Ruffian, it depends on the size of the animal. Squirrels and smaller, yes, I would do a mercy squish (I like the term - cute but grisly). Cats and larger, I don’t know, I’d probably freak the hell out if it didn’t die right away. I’d probably take a cat or dog to the nearest vet so they could either euthanize it or call animal control. I don’t think I could leave it there to die slowly and alone. I guess for a deer I’d call the cops and see if they could send someone out to shoot it.

Try to focus on the road while you’re weeping like a 2-year old and keep driving. It’s also entirely allowable to dupe yourself, and other passengers in the car, that it was just a flesh wound and Old Shep will be just fine.

Oh, and just in case, check behind your bumper at first opportunity. :slight_smile:

As other posters have noted, it is inherently dangerous to stop and exit your vehicle on an Interstate and as such there is a not a pressing moral obligation. But, as someone who recently had their dog hit by a car on a highway I would hope that if traffic was light and your were able to pull over safely and check on the dog, that you would. By doing so, you are eliminating a potential road hazard for other drivers and could end up saving the life of the dog.

My dog survived the initial hit with just a fractured leg and collapsed lung, but if she had been left to run around her panicked state, she could have easily been finished off by another vehicle. If Good Samaritans had not stopped to calm her and call Animal Control she quite likely would not be limping around today. I hold no animus towards the driver who hit her and did not stop, just gratitude and relief that someone did.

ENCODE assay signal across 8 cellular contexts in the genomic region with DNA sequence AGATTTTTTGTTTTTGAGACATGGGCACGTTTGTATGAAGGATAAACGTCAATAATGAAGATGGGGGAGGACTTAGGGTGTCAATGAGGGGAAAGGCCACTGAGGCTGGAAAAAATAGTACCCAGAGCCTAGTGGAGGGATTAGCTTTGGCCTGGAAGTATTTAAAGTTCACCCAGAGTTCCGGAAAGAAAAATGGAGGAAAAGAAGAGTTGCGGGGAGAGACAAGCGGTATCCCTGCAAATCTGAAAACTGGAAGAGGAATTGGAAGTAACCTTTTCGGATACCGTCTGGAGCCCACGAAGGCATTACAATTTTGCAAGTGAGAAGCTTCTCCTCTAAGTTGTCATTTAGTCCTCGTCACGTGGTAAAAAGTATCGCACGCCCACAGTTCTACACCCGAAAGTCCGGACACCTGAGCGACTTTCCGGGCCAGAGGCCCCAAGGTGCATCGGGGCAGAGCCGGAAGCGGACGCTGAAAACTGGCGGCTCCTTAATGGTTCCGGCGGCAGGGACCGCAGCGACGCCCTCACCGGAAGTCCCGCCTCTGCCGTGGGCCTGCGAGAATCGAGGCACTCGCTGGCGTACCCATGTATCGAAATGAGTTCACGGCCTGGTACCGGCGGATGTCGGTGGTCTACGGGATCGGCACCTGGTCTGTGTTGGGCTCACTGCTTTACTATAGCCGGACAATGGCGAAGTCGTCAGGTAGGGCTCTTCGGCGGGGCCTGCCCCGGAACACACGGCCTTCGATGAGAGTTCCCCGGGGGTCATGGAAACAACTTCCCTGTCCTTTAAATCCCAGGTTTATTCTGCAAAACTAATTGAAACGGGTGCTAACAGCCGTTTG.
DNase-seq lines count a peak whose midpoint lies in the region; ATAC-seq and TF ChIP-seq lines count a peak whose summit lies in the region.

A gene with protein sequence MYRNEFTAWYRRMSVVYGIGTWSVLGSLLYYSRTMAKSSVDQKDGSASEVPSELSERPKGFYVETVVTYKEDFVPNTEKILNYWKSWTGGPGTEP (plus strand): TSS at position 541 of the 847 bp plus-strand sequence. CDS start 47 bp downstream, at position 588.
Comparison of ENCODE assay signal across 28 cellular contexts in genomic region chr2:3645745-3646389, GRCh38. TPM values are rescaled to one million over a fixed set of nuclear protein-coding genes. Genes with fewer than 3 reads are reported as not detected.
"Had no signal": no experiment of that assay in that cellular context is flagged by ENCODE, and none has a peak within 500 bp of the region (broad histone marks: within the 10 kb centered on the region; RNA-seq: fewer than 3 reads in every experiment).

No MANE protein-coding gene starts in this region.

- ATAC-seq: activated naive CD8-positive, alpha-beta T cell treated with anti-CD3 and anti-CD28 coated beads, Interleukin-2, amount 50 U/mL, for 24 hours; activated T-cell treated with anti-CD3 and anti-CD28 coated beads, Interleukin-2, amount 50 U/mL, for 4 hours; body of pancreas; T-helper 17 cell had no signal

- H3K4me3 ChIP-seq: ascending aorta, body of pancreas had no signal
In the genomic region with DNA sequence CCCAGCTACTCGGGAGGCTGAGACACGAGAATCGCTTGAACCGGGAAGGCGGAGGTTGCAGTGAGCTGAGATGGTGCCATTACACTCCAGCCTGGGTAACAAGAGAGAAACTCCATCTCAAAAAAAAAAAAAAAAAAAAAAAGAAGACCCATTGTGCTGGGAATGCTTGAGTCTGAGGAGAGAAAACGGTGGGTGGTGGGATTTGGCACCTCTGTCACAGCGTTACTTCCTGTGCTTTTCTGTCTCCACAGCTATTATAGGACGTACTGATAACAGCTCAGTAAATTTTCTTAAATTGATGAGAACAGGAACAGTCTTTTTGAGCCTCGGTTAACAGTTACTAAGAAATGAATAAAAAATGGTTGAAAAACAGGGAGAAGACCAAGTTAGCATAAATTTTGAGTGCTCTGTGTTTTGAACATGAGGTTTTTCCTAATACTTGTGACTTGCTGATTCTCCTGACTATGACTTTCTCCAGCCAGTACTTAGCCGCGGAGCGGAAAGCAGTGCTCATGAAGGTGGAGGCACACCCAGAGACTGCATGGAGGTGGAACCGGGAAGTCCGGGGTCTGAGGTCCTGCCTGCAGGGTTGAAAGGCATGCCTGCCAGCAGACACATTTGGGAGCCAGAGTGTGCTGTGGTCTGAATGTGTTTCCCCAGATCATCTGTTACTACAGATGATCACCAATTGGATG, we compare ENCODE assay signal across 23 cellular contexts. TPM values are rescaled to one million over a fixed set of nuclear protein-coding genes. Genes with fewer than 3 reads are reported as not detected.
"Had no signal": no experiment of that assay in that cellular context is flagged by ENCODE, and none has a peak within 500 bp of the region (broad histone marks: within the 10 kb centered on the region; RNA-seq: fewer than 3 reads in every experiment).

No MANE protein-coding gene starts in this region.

This happened to me, and it’s hard to believe its been 6-7 years now.

You really get a new appreciation for the phrase “out of nowhere” once it happens to you.

I only got to see the head of the dog before I hit it. No where near enough reaction time as you would think.

I was on 141 in GA, which is not quite an interstate, but it is a highway complete with exits.

The hit occurred so close to my destination, that pulling over anywhere else didn’t make sense.

No damage to the car, and I never saw the dog again, [It was on my commute to work].

I did nothing. And I agree with the thread that there is nothing really that can be done, with out more risk. I figured that since I never saw the dog again, or it’s body, that it at least lived to make it to better ground.

I even asked to the dope back then. The reaction I got was less than agreeable to the answers here.

Unless you’re another dog.(Video with audio)

I would stop to check. I am aware that stopping on a highway is inherently dangerous, but I value a dog more than making a cell phone call, and I’m told that the law in some places requires you to pull over to the shoulder for that (no, I have not gone to the courthouse and read the statute myself).

That said, I have the almost unique misfortune to have hit an animal during my high-school driver’s ed final exam.

Was driving at about 40 mph down a boulevard when a sparrow zipped across my windshield. I did not take any action, as the slipstream always seems to carry them to safety – and indeed this little guy swept across my vision and flew to safety.

But the one chasing him/her did not.

Thump went the tiny ounce of feathers, impacting the windshield directly in front of the driving instructor’s face.

The body spun off into the ditch like a badminton birdie that’s been spiked.

I am an animal lover, and I was distressed to have struck the little bird. I felt cheated! They’re supposed to slipstream around the car!

The instructor, a very serious, large, athletic man who doubled as a basketball coach, intoned in his deep voice, “Don’t stop.”

The concept that anyone would think it possible to render aid to a one-ounce, hollow-boned bird that had been thumped by a speeding 2000-pound car was absurd.

Very absurd.

SO absurd, in fact, that moments after his grave, sonorous command, I had to stifle a giggle.

It’s very hard to stop laughing at something painful and absurd when someone is watching you.

And so it came to pass that I killed an animal during my driver’s test and laughed about it. The instructor made several careful notes in his tiny notebook.